Wheat Crop Hanging On, Needs a Rain

A one-day driving tour of central Kansas Monday told a clear picture of that state's wheat crop: an above average 2015 wheat crop so far, but without rain, it could head downhill in a hurry.

Daryl Strouts, director of the Kansas Wheat Alliance, joined me for a 350-mile round trip departing from Manhattan. Along the circuitous route to Whitehill and back, we visited several wheat fields and seed industry folks.

Eric Woofter, general manager of Phillips Seed near Hope, says the wheat right now is on track for an average crop. "There aren't any major issues here right now. But out west, we're hearing it may be a different case," he says.

Examining a research plot near Hope, Strouts says the wheat is average to above average. Assuming normal rain, farmers here could be on track for a 40 to 50 bushel per acre wheat crop.

Near Newton, the wheat is at the jointing stage, plus a few days. "It looks better from the road than the field," Strouts says of the small plots in a larger wheat research trial. Commercial fields look better, but if no rain falls in the next week or two, the crop could be in precarious shape.

At the Kansas State University Experiment Station south of Hutchinson, agronomist-in-charge Gary Cramer says the wheat has reached the hollow stem stage of growth. Without any winterkill or disease to speak of, the crop "… is in good shape for the conditions. If we get normal precipitation, we have potential for an above-average crop," Cramer says.  

In March, however, the station received 0.33" of precipitation, well below normal. The wheat crop is using about 1 inch of moisture each week from this stage to boot stage, when moisture use increases to 1.5 to 2 inches per week until just before harvest. Good rains have missed central and south central Kansas, he reports.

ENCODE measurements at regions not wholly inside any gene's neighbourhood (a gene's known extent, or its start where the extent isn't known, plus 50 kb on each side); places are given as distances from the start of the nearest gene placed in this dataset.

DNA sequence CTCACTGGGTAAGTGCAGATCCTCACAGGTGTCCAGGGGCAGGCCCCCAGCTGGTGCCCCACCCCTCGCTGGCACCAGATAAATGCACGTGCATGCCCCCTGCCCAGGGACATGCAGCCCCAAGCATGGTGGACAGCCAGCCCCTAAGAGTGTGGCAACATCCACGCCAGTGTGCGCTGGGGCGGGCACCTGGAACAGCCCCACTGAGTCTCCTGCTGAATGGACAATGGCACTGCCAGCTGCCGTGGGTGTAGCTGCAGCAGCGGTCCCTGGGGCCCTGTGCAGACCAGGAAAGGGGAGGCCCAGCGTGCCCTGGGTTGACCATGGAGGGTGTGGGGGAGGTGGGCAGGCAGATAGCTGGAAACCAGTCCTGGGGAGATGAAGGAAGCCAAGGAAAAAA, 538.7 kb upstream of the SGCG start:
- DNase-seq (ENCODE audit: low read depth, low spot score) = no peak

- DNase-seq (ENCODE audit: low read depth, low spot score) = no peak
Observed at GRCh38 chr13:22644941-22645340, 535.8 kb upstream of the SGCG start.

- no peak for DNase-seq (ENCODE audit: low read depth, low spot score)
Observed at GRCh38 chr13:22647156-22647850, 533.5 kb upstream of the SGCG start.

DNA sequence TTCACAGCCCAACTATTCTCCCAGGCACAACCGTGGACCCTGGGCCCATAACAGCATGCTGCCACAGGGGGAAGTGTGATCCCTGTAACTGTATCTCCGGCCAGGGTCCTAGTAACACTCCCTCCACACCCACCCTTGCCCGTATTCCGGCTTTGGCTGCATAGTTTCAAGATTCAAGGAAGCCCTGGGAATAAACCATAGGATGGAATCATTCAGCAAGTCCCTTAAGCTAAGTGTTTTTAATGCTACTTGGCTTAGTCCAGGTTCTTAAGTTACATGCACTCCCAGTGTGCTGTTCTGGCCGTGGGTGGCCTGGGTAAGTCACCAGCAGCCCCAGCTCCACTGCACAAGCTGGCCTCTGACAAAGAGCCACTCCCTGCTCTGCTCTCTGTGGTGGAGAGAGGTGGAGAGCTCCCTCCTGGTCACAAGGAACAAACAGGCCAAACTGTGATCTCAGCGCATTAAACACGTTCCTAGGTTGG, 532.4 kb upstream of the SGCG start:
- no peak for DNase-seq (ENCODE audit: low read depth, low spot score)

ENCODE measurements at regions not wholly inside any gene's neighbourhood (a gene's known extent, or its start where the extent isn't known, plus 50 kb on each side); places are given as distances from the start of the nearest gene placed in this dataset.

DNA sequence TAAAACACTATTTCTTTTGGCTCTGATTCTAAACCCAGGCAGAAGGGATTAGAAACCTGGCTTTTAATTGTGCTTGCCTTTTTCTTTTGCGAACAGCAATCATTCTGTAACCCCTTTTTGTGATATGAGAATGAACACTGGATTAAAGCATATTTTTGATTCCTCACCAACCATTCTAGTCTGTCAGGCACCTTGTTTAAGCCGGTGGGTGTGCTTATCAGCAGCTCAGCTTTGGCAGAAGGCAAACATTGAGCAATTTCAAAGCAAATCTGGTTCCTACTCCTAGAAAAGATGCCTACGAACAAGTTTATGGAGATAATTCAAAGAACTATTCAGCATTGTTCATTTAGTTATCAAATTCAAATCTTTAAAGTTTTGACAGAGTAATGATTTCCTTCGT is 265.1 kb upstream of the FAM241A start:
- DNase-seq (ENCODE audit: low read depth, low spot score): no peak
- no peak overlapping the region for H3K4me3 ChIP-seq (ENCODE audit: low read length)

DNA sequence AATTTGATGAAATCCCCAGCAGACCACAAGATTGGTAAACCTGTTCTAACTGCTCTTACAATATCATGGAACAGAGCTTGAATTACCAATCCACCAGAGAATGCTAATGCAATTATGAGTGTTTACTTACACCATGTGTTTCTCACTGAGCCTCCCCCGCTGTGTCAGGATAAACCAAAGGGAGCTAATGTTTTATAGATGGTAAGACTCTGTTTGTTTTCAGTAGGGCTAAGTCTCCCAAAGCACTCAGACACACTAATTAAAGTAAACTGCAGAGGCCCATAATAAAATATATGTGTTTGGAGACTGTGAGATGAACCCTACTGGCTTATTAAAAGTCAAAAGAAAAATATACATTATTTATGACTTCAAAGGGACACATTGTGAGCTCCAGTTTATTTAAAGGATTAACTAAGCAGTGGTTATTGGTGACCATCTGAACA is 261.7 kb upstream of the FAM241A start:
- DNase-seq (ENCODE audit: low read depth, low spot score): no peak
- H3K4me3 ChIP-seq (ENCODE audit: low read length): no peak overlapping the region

"We'll find out in May whether we get an above average crop or not," Cramer says.

In all, the crop looked good, right now. But it is beginning to show signs of stress. The National Agricultural Statistics Service reports the Kansas crop as 39% good to excellent, down 2% from last week. The Nebraska crop is rated 34% good to excellent; the Oklahoma crop is rated 44% good to excellent and Texas 55% good to excellent.

All in all, the crop looked about as we expected for central Kansas this time of year. "We saw what I thought we'd see," Strouts says. "The wheat is average to above average prospects. But we need rain. We're always talking about needing rain."

From the Field

Twitter updates began to stream into our news feed during our tour.

Western Kansas growers informed us of several issues plaguing farmers: army cutworm damage, winterkill and drought so far. Now, we're hearing from Twitter User @CPSGardenCity that Russian Wheat Aphids are feeding on the wheat.

The RWA is a pest that feeds inside the rolled area of upper wheat leaves, usually in far western Kansas/eastern Colorado. Aphid infestations cause whitish/purplish streaks in the plants. (Here is a link to a KSU Fact Sheet about Russian Wheat Aphid.)

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